Have you cut your energy consumption — and greenhouse gas emissions — by 40 percent in recent years? Didn’t think so. Neither have I, or many of the other seven billion people on the planet. In a draft of their final report that was leaked last week to The New York Times, scientists on the Intergovernmental Panel on Climate Change have concluded that the world is not heeding their repeated warnings, and that mankind’s heavy use of fossil fuels — and emissions of carbon dioxide — are increasing, not declining by 25 to 40 percent, as they recommended.
Resistance remains strong. If plan A is prevent climate change through massive, collective sacrifice, let’s face it: It’s time to start working on plan B.
— William Falk, in Why climate change is inevitable (via theweekmagazine)
"Yet Americans bought as many electric bicycles as they did electric cars last year. About 53,000 electric bicycles were sold, according to Dave Hurst, an analyst with Navigant Research who tracks the industry. Electric car sales came in at 52,835."
— Marc Gunther on E360. I didn’t even realize electric bikes were a thing. It will be interesting to see if they help with reducing both pollution and the obesity problem as the article suggests.
"Over the past two decades, as Lessig notes, sixteen different new laws have passed that ad additional teeth to copyright restrictions, while not a single one has passed restricting industrial carbon output. There are genuine debates to be had over music piracy and global warming, but surely the vast majority of us would agree that factories pumping carbon into the atmosphere with impunity are a more pressing concern than illegal Kanye West downloads. Yet the congressional record is clear: sixteen to zero. Why? Because content business and carbon polluters spent billions of dollars supporting candidates from both parties over that period. So we have a political class that spends its time protecting Mickey Mouse and Lady Gaga instead of the planet."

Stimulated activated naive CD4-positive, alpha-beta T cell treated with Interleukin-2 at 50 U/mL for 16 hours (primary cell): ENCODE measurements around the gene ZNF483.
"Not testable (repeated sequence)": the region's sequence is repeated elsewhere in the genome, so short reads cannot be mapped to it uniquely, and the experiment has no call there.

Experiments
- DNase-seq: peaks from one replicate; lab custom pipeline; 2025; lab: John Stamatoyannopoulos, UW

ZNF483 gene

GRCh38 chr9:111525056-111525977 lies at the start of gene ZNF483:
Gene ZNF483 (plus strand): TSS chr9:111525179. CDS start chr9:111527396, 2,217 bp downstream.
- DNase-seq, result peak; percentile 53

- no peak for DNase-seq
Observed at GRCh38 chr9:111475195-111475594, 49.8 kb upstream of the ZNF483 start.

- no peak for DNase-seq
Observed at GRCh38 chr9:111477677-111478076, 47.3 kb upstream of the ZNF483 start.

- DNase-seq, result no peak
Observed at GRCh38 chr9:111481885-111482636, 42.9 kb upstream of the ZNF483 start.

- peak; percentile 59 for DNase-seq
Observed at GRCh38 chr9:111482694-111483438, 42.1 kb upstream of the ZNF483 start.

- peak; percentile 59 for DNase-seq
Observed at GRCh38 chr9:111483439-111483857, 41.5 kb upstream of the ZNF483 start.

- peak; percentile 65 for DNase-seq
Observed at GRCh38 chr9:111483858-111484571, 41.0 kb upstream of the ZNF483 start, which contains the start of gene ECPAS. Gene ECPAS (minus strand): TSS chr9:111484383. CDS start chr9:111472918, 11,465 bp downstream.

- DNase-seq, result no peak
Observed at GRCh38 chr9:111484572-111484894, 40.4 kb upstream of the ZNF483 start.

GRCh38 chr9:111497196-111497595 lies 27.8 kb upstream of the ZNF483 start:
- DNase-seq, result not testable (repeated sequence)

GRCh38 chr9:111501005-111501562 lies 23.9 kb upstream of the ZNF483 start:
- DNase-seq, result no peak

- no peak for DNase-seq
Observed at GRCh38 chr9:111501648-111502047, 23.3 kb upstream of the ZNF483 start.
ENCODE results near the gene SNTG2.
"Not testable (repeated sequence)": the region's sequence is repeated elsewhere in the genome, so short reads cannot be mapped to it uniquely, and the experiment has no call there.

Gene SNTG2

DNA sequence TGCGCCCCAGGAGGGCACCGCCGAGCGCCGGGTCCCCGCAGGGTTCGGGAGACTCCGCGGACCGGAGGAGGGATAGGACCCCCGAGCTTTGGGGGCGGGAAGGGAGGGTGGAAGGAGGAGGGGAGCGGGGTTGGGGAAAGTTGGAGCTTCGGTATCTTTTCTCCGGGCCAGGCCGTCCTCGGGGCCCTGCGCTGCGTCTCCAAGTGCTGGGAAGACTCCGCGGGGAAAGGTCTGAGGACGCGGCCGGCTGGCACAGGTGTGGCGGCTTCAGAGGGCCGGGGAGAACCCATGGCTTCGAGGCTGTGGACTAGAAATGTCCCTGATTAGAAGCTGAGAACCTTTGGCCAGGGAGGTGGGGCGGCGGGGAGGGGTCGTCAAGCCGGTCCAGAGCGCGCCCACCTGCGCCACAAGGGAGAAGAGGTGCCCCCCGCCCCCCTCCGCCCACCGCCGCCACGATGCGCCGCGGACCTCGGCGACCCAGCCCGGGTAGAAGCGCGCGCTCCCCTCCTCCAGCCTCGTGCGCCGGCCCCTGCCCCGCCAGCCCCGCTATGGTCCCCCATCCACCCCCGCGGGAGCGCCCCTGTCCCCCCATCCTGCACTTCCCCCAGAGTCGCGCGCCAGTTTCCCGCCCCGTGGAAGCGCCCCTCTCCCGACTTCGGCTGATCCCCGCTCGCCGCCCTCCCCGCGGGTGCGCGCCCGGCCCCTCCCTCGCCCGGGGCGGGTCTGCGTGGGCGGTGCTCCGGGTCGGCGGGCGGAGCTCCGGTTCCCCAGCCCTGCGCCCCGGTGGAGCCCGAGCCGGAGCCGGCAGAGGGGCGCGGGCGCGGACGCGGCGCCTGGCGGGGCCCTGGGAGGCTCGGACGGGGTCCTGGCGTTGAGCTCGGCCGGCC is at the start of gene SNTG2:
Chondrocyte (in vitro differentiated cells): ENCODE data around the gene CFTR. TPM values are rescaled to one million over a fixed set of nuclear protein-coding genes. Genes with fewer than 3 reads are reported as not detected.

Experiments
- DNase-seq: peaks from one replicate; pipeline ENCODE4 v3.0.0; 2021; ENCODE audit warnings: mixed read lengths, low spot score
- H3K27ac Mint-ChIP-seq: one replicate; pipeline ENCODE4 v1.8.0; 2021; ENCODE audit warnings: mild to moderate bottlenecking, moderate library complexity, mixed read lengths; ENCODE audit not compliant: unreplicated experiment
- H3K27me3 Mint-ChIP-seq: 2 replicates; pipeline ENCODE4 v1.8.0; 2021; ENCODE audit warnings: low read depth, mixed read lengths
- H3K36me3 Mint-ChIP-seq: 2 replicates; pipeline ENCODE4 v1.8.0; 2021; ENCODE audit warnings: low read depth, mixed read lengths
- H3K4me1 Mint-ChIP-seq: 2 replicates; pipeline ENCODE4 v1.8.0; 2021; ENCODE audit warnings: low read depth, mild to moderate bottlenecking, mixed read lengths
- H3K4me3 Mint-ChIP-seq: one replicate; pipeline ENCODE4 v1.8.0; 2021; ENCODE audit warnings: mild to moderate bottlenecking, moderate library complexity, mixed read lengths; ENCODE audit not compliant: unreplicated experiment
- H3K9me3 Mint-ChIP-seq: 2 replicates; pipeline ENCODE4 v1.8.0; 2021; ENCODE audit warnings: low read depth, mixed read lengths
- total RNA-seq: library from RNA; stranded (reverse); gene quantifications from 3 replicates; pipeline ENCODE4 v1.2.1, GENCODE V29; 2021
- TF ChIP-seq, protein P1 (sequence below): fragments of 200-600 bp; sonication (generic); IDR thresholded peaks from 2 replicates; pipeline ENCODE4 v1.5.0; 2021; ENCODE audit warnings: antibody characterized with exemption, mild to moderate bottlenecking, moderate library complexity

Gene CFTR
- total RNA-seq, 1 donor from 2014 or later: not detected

— Steven Johnson on page 158 of his book, Future Perfect
"We don’t, in a sensible world, want to hand on an increasingly dysfunctional world to our grandchildren, to leave them with the real problem. I don’t want to be confronted by my future grandchild and (have) them say: ‘Why didn’t you do something?’"
— Prince Charles • On the issue of climate change and why he doesn’t want his soon-to-be-born grandson to question why he didn’t do more about it. (via shortformblog)